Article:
Accelerate vehicle development processes, shorten time-to-market for finished products, and reduce operating costs while complying with increasing regulatory requirements. To achieve this, all elements must be connected – from design and manufacturing processes to quality assurance and change management. The growing number and complexity of processes drive the continuous evolution of PLM software and the need to adapt it to new products.
PLM within DevOps
The process of software development is becoming more and more complex and difficult to control. To achieve the best results, it is recommended to run PLM solutions in agile environments, combining the DevOps model with CI/CD. These efforts lead to streamlining production processes and getting finished products to market even faster.
PLM in the Cloud
Transferring data to the cloud offers entirely new opportunities for information analysis, remote diagnostics and managing equipment operations via the Internet. The efficiency and flexibility of a cloud-based PLM solution enable manufacturers to reduce the time needed to develop and manage new products.
PLM vendors have also made significant strides in integrating new technologies that can benefit product development processes into their solutions. A visible and growing trend is the implementation of mergers, acquisitions, and partnership strategies with other technologies, enabling the implementation of new technologies such as incremental manufacturing, virtual reality (VR), and augmented reality (AR).
Integrating PLM with IoT- Connected PLM
The integration of PLM solutions with IoT platforms is a complementary trend that provides the technical capability to implement full closed-loop PLM. The specificity of IoT solutions is becoming a key differentiator of the Smart Manufacturing and Industry 4.0 era.
ALM (Application Lifecycle Management)
ALM software was developed to address many changes in application lifecycle management and associated ever-changing product requirements. As electronics manufacturers rely more and more on software to add new features, ALM software takes over the management of complexity not only in software but also in hardware development, which is subject to the PLM environment. Therefore, the need to integrate PLM and ALM environments becomes a real challenge. Connecting PLM, ALM, and IoT applications enable faster decision making, improves change management and data integrity.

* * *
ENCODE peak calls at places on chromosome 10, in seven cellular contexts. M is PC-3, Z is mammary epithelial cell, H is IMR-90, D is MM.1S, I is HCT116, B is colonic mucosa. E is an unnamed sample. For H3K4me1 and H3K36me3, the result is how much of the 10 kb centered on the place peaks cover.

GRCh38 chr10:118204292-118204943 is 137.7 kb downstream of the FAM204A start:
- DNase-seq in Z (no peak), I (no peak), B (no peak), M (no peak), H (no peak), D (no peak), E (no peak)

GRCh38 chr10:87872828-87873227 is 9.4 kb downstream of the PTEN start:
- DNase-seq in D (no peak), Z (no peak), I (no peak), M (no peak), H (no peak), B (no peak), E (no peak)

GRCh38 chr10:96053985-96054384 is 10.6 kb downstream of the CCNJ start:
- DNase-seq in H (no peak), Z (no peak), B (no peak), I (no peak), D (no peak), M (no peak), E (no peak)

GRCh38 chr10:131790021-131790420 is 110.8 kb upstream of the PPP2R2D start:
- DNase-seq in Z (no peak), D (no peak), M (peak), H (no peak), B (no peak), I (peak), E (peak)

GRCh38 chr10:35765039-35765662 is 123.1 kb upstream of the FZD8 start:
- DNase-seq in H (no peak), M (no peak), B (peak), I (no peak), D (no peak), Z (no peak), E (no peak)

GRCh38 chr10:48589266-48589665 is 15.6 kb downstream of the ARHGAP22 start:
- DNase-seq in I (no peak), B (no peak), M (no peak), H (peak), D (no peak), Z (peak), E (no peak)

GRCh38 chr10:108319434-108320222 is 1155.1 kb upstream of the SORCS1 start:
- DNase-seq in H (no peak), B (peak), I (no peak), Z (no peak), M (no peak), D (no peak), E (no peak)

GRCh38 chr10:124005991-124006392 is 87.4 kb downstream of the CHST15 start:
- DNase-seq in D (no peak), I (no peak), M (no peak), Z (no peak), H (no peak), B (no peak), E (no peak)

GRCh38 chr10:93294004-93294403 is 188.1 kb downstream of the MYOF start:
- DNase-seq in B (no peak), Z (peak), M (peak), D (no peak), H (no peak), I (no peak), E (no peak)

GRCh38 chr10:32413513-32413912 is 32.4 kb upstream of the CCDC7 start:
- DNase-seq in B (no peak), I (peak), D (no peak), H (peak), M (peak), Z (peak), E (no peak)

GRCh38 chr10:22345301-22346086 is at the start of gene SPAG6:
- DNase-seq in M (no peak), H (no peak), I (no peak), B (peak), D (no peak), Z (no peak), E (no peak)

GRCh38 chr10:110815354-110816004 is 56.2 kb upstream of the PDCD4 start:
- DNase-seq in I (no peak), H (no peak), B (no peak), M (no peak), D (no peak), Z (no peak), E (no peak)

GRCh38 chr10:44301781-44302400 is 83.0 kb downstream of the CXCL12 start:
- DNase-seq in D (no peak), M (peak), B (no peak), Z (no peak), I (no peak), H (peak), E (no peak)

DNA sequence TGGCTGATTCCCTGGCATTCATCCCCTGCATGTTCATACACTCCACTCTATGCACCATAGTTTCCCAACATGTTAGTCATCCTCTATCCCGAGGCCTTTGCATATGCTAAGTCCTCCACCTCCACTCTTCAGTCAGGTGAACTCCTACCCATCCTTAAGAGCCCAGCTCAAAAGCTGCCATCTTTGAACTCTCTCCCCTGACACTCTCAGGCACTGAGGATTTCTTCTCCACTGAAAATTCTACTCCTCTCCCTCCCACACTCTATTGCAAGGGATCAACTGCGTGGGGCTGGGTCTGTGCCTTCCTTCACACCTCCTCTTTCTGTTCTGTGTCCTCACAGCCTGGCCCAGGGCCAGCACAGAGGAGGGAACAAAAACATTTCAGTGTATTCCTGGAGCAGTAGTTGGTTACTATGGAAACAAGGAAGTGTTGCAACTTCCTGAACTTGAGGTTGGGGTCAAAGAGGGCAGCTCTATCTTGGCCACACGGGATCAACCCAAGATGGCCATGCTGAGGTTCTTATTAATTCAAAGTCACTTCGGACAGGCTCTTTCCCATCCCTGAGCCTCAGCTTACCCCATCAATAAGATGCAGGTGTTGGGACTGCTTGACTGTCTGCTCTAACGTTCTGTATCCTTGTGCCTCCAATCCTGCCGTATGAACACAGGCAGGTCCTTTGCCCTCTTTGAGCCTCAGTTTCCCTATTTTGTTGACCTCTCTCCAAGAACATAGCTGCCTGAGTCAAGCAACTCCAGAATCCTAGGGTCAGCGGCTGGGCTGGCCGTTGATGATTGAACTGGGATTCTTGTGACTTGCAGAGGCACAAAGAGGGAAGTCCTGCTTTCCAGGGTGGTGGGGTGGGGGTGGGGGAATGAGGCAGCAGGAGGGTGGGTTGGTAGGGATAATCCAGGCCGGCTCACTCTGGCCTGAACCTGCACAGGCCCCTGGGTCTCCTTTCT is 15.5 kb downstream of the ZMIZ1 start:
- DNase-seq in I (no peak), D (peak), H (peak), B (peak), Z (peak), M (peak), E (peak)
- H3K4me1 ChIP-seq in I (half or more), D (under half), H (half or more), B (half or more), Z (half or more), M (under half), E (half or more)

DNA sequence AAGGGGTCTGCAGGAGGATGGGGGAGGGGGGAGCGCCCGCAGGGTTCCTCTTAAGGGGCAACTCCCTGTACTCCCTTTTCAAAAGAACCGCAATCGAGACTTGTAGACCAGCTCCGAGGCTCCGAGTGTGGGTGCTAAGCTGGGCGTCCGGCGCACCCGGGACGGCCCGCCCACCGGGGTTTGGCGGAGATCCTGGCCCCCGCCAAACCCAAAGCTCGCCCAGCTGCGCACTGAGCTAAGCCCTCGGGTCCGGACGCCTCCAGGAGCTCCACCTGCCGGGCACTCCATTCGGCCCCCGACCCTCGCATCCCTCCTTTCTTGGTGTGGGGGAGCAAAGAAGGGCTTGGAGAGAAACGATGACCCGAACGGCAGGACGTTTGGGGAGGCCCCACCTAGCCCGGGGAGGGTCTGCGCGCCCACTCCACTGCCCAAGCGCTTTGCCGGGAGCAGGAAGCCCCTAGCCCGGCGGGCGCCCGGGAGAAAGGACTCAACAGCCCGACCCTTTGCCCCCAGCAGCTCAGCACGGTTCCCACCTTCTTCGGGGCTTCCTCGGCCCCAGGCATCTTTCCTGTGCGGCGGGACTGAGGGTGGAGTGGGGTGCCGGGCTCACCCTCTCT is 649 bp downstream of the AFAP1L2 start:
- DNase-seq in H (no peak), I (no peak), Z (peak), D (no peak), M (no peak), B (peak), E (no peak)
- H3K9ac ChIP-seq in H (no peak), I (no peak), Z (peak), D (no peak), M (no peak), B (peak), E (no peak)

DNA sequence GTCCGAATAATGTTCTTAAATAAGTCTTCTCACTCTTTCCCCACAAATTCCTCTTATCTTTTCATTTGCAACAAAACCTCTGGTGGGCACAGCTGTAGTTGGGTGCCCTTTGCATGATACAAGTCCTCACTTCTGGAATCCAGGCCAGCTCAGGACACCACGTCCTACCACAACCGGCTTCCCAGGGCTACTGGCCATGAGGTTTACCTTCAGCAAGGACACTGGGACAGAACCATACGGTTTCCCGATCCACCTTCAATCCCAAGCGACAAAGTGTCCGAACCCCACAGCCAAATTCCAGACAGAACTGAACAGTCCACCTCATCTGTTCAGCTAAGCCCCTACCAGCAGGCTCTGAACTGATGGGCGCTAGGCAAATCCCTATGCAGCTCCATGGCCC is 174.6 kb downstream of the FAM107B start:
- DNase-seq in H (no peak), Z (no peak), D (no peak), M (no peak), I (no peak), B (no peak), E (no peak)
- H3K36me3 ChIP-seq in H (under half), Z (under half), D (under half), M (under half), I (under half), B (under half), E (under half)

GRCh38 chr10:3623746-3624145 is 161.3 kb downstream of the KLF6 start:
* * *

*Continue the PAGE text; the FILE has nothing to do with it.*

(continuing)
How to build effective traceability?
Different technologies bring a considerable amount of new complexities. To process, deliver and store them you need data. But where to get it from? How to ensure its quality? And how to represent that this data is “understood” by different technologies?
This is one of the central, current problems in the entire industry. Historically grown system landscapes are becoming larger, more complex, and more difficult to administer. What is needed here is a deep understanding of the interrelationships between the technologies and the related processes. The following illustration shows this interaction.
Here Transition Technologies PSC, as a digital orchestrator can create digital threads along the individual information silos (data sources) and homogenize the data so that the desired added values along the supply chain can also be visible to the companies. Sources such as MES, ERP, or CRM systems provide data that is orchestrated and placed in context with the individual product development steps. This forms the basis for the usability of the right data packages for the specific user interfaces from the different business areas, such as business intelligence information, the provision of XReality representation, or e.g. dashboard representations in the area of general analytics. Only after this step, the data streams are made available to the actual users on different mobile devices, such as tablets, laptops, virtual reality devices, or others. Therefore the upstream process flow ensures that the quantity and quality of the required information are exactly what the user needs.
The introduction of Industry 4.0 approaches alone does not create added value for the process! Through the deep understanding of the technologies and associated experience on how these can lead to the business value, TT PSC in the past years has become a digital orchestrator. Recent development in our customer relationships confirms that especially in the area of Connected PLM, aimed at combining product lifecycle management with the Internet of Things, it is becoming more and more in focus.
Internet of Things and BIG DATA in the automotive industry
The IoT (Internet Of Things) helps to transform production lines into smart lines by using monitoring and prediction based on machine learning. This improves the understanding of the processes that take place on the shop floor while helping with automation, which is key to increasing the production quality and speed. Data collected continuously, without employee monitoring, allows you to transform your product and bring innovation to your production lines.
Advantages of the Internet of Things in production
Many manufacturers collect huge amounts of data, but when unstructured, it has no value. Turning data into value improves product quality, reduces waste, automates processes, makes it easier to deploy workers, and increases the productivity of entire factories. For large companies, even a seemingly small increase can yield enormous benefits. The undeniable advantage of IoT flexibility is that it enables building predictive models and data analysis on individual lines, which can be extended to the entire factory after the validation phase.